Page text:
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New OSC chief pledges more jail terms for securities offenders Add to ...

Howard Wetston is sporting a colourfully bruised eye after bumping into an open car door. But despite appearances, the new chairman of the Ontario Securities Commission says he actually has a pretty thick skin.

He knows he’ll need it. The former chairman of the Ontario Energy Board says he is braced for the public criticism he will face in his controversial new job leading Canada’s largest provincial securities regulator.

“I realize there are powerful interests in the securities industry and I realize there will be a lot of criticism, but I think I have to keep in mind what it is that we’re trying to do here,” he said Wednesday in his first media interview since starting his job three weeks ago.

“You have to roll with the punches and you have to do the best job you can. And I always sit back and say to myself, ‘Did I do the best job I could?’ And if I didn’t, you’d be the first one to hear me say I did not do a good job. I’m not embarrassed to say it.”

One of the controversies he pledges to tackle is Canada’s track record for investigating and prosecuting securities crimes, which has been a frequent subject of complaints – especially when Canadian regulators are compared with the activist U.S. Securities and Exchange Commission.

Mr. Wetston says he wants the OSC to seek more jail terms for securities offenders, which means making more use of the commission’s powers to pursue cases in provincial court, where jail sentences are a possible outcome.

The OSC has used the court option less often in recent years, instead preferring to pursue cases as administrative hearings before a tribunal, which means the primary punishments are fines or bans from working as a director or officer of a public company.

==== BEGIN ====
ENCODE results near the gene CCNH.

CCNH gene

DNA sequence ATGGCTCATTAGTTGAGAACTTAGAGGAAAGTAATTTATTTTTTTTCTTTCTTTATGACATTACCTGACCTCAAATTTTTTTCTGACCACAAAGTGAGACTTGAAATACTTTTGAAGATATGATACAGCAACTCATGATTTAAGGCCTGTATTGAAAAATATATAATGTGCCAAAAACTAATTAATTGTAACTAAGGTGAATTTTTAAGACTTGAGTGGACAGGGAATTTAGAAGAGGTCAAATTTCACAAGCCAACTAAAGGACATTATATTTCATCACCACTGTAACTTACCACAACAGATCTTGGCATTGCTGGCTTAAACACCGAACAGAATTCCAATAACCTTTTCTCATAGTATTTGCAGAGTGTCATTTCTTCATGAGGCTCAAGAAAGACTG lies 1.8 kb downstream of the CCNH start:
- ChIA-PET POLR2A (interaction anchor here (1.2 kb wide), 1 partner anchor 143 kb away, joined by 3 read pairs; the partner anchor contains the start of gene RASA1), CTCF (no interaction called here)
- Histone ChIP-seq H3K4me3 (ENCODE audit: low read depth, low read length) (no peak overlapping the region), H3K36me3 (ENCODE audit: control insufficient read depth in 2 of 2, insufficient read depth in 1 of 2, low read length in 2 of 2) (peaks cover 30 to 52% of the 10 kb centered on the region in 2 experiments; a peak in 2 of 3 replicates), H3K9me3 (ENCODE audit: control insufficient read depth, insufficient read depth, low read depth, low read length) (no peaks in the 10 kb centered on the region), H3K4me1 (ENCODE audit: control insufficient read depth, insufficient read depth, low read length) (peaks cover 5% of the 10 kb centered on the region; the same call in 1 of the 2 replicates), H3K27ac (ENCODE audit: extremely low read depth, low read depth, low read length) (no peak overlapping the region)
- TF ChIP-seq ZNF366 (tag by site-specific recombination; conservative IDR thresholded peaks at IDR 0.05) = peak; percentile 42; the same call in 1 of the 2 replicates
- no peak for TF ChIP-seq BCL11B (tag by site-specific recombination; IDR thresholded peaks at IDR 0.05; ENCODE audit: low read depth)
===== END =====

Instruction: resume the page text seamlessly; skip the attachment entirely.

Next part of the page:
“If we feel that somebody needs to go before the Court of Justice because a jail term is appropriate, we will take them,” Mr. Wetston said. “There would be no question about it.”

But as a former prosecutor and a former federal court judge, Mr. Wetston also knows the court option presents difficult hurdles. There is a higher burden of proof in court and the process tends to move much more slowly.

As a result, Mr. Wetston argues courts should only be used when a jail term is clearly the OSC’s desired outcome.

Seated at a table already covered in stacks of paperwork, Mr. Wetston says there are 115 open case files being assessed and 44 active investigations in the enforcement department at the OSC – a pace that has surprised him.

“The activity level on the enforcement side is more significant than I had realized prior to coming here,” he acknowledges.

Mr. Wetston said he also wants to make the OSC a more open institution, so people know more about its work and investors know staff are committed to working in their interests.

His window of opportunity to make his mark on the OSC may be smaller than for past chairmen. He has been appointed to a three-year term rather than the standard five years because the Ontario government is supporting plans to create a national securities regulator in the next few years.

Ontario Finance Minister Dwight Duncan could not have found a more passionate advocate for the national commission.

Mr. Wetston argues it is time for provinces to let go of their “sacred cows” and embrace a national regulator, saying it would improve policy making in Canada by allowing regulators to respond more nimbly to emerging issues and more easily identify burgeoning systemic risks.

“I believe a national commission would be a powerful force for good in our financial society,” he says.

He also argues Toronto should logically be the location for the new “chief regulator” who would oversee the new regulatory organization because the city is the centre of Canada’s financial markets.

“From my perspective, I can’t imagine that the chief regulator’s office would be anywhere else but in Toronto,” he said.

Mr. Wetston also has no concerns that plans for a new regulator will lead to policy inertia over the next two years as provincial regulators wait to see whether their efforts will be superseded by a national commission.

He says he is confident any progress achieved on new rules and harmonized standards can be incorporated into the new organization.

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